When you refinance your home loan, you’ll need to go through the same process that led you to set up your mortgage in the first place. As you’re applying for a new home loan to pay out your existing one, the banks will be looking at your finances to decide whether you should be approved.
If you have a bad credit score, it will have an impact on your chances, so it’s best to get your finances into good shape before you try to refinance. With a better credit score, you’ll have more opportunities to get a good deal and find a home loan that works for you.
Here’s what you should do if you want to look at refinancing with bad credit.
Find Out Your Credit Score
First of all, you need to understand your credit situation. Your credit history will show if you are behind in your repayments or have money owing on
your home loans, personal loans, credit cards and even utility bills. Previously declined loan applications and filing for bankruptcy can also show up in your history.
If you want to know exactly where you stand, you can find out your credit score online or even access your full credit file to see what has been flagged in your history. You can get one free copy of your credit file every year by contacting any of Australia’s credit reporting agencies, including Equifax and Experian.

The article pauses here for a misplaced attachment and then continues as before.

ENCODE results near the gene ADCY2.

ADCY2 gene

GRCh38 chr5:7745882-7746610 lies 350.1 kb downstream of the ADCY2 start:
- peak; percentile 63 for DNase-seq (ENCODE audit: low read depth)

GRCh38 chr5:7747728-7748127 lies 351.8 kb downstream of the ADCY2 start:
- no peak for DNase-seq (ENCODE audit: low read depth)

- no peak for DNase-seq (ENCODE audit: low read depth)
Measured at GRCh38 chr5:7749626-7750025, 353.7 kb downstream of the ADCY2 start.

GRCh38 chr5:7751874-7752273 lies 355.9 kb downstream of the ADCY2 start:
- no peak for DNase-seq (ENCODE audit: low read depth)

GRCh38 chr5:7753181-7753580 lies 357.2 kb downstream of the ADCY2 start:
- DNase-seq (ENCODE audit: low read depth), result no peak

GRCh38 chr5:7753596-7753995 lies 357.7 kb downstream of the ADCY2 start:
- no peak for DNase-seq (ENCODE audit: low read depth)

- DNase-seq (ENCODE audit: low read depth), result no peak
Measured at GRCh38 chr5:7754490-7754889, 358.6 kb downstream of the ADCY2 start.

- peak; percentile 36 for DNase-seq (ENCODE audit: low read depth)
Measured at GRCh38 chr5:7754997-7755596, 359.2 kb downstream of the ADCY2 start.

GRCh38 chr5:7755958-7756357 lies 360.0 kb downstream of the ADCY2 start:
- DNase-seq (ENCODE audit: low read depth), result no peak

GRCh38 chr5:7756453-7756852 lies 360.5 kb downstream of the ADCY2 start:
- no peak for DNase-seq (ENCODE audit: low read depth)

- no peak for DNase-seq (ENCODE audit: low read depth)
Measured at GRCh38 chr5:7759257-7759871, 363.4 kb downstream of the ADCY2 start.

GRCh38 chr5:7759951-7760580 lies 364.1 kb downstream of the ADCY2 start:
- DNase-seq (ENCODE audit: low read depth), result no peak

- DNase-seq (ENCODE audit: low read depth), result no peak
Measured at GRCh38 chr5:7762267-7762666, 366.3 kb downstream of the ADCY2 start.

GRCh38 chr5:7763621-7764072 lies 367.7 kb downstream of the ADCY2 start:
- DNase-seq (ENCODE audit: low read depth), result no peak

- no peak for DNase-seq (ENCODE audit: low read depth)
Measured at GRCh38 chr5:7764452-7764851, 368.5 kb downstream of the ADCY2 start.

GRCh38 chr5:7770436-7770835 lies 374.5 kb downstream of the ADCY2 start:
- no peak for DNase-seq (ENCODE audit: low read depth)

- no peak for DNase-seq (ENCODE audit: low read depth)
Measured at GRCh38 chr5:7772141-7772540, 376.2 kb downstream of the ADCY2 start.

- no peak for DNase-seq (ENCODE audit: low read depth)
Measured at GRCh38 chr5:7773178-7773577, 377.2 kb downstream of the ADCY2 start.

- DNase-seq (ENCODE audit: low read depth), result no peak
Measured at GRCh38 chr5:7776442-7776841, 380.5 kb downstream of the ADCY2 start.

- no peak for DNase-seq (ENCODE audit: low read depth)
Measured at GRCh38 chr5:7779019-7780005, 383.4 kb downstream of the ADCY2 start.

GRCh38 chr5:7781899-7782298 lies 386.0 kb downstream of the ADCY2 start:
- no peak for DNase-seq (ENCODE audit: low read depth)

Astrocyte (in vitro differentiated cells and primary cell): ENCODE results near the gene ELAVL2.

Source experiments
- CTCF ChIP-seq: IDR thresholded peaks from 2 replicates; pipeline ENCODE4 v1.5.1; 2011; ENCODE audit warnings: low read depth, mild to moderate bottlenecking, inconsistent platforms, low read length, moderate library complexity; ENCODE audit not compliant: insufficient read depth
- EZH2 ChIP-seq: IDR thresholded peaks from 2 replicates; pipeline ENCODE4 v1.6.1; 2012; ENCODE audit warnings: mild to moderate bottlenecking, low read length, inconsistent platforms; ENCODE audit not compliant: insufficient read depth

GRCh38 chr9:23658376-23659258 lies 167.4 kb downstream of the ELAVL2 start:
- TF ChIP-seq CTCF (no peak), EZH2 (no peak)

Take Care of Your Debt
If you have outstanding debt on your file, you want to find a way to pay this off as soon as you can. You could talk to your existing lender about consolidating your debt, which could actually involve refinancing your home loan.
It might not give you the chance to switch to another home loan product or lower your interest rate, but it will make it easier for you to manage your debt going forward. As your credit cards and personal loans will likely have higher interest rates than your mortgage, it will also help you reduce the total amount you owe. The faster you get on top of your debt, the sooner you’ll be able to look at mortgage refinancing in a way that will benefit you moving forward.
Alternatively, you could look at using your savings or restructuring your budget to help you get on top of your debts. Try to avoid using your credit cards in the meantime and ask your lender if you can go onto a payment plan if needed.